Whether it's a ghostly image that makes objects seemingly disappear or a spectral presence turning the steering wheel, modern cars are loaded with more tricks than a haunted house. But these features don't represent automakers getting in the Halloween spirit—they are actually the latest driving aids designed to make piloting a car easier. Here are a few of Edmunds experts' favorite tech features guaranteed to make your hair stand on end.
You drive up a highway on-ramp, merge with traffic and press a button. Remove your hands from the wheel, and the wheel will turn on its own to keep you centered in the lane. Keep your feet away from the pedals, and yet the car slows down and speeds up automatically. You aren't in the driver's seat of the Plymouth Fury in "Christine" ― your car is driving itself.
While Tesla's Autopilot system gets a lot of press, General Motors' Super Cruise is the only truly hands-free driving system currently on the market. It only works in certain situations—primarily on divided highways that have been pre-mapped by GM—but if you're on the right road, you can take your hands off the wheel and the car will drive itself.
Cadillac introduced this feature on its CT6 luxury sedan back in 2018, and it's finally rolling it out to more affordable vehicles, such as the CT4 small sedan. It will be available in other brands in the General Motors portfolio in the near future.
A similar system will debut next year on the Ford Mustang Mach-E. Certain BMWs can be optioned with the Extended Traffic Jam feature today, though it only works at low speeds.
You are following your navigation system's turn-by-turn instructions, and all of a sudden the central infotainment screen displays an image of the view ahead, complete with data and signs you can't see in real life. Don't worry—you're not seeing visions from the Upside Down from "Stranger Things."
What you're noticing is your car's augmented reality tech. AR gives you more context about your environment. With Mercedes-Benz's MBUX infotainment system, AR introduces a graphical overlay on the central screen. If you're using the car's navigation system, for example, the map view will switch to a live camera feed with animated turn signals showing you where to make turns. This feature is slowly coming to other models as well, such as the new 2021 Cadillac Escalade.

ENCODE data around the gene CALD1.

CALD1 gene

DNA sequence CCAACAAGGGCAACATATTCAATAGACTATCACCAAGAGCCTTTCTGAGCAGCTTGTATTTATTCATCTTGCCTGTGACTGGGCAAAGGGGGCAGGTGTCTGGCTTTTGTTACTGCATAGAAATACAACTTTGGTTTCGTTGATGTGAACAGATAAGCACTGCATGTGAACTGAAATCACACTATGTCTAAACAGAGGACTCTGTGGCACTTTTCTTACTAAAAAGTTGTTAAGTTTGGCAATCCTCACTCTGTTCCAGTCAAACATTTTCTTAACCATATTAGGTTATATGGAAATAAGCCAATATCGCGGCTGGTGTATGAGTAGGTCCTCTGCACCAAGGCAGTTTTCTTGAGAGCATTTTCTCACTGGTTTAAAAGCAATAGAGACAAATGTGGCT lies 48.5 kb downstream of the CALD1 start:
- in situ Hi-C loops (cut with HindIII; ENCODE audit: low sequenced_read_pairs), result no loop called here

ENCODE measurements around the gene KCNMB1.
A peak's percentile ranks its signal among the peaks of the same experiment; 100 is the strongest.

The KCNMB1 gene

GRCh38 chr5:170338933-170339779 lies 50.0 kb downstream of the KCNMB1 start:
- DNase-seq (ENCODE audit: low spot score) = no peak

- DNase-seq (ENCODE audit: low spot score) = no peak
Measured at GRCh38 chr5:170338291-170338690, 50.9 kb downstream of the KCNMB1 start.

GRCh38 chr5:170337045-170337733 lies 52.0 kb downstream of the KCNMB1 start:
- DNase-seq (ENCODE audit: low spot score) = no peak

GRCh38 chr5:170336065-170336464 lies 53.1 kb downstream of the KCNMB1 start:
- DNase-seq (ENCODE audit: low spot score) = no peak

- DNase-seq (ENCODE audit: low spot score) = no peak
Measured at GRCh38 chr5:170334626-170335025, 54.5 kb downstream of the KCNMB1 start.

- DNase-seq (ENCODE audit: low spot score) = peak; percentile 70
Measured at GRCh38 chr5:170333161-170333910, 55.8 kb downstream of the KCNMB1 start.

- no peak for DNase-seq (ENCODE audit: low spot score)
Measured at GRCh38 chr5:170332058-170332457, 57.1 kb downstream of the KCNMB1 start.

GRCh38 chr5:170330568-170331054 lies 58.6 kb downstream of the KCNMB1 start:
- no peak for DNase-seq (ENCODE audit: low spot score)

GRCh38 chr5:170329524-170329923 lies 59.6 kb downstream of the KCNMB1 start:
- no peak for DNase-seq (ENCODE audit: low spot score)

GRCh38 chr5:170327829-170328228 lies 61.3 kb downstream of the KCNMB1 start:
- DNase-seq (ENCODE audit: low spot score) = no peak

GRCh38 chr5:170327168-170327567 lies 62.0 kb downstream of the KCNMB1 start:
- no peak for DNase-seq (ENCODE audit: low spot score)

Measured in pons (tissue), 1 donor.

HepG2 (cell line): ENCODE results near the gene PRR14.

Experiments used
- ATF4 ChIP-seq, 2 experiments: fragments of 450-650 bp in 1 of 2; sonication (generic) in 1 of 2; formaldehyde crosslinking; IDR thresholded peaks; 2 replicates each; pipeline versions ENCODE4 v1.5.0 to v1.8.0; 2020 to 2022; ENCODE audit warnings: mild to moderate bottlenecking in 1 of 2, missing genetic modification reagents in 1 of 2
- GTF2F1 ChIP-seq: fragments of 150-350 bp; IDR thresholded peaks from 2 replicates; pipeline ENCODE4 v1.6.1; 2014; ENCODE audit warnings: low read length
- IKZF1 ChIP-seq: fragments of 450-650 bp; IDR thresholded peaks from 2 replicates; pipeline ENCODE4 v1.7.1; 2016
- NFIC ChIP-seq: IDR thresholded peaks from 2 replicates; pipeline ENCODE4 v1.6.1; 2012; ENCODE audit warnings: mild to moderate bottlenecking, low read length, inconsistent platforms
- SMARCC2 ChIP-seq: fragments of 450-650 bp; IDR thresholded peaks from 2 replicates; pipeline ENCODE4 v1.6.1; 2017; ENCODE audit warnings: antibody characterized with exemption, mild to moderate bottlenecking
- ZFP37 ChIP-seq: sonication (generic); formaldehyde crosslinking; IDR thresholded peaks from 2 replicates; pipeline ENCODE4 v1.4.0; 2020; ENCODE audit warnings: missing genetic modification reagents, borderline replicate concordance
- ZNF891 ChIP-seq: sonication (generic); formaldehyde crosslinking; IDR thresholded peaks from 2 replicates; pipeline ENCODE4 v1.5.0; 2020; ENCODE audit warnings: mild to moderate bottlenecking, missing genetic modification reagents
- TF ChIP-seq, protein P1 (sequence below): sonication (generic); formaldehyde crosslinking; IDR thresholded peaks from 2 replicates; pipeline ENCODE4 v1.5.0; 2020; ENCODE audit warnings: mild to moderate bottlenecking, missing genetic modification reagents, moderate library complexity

Towing can be as bone-chilling as an episode of "The Haunting of Hill House," especially if you're first learning how to pull a trailer. But many pickup trucks now offer driving aids that can significantly reduce the stress of towing.
The GMC Sierra and Chevrolet Silverado full-size trucks offer a feature called Transparent Trailer that uses AR. Simply attach and wire an optional camera to the back of the trailer, and the rearview image displayed on the touchscreen shows the road behind the trailer projected on its front. This gives the illusion of a see-through trailer. Ram and Ford offer a similar system on their newest pickups, though they display a simple image behind the trailer rather than a trick AR overlay.
WIRELESS APPLE CARPLAY AND ANDROID AUTO
One of our favorite features in modern cars is smartphone integration via Apple CarPlay and Android Auto. These systems allow you to control your smartphone's most popular apps using your car's display screen. Normally, you have to connect your phone to the infotainment system with a USB cord to make them work.
But the newest cars on the market support wireless smartphone capability, eliminating the need for a cord. Pair this feature with a wireless device charging pad, and you've banished your need for a cord as easily as the Ghostbusters taking out a poltergeist.
Luxury automakers have offered wireless smartphone integration for a few years, with luxury brands such as Audi and BMW leading the charge. More budget-friendly models are on the way, however, including the Kia K5 sedan, new Volkswagen ID.4 electric SUV and a number of 2021 model year Buick, Cadillac, Chevrolet and GMC vehicles.
Lock your key fob in the case next to Annabelle's in "The Conjuring" by using your phone to open and start your car instead. Using your phone as a key is a concept introduced by the Tesla Model 3 a few years ago, and other automakers are finally following suit. The Lincoln Corsair allows you to use your phone as a vehicle key, as does the Hyundai Sonata—though Hyundai's version is currently limited to select Android phones only. Apple's forthcoming Car Key feature also turns the iPhone into a key.
EDMUNDS SAYS: From cars that steer themselves to transparent trailers, there are a ton of spooktacular tech features to get you into the Halloween spirit.
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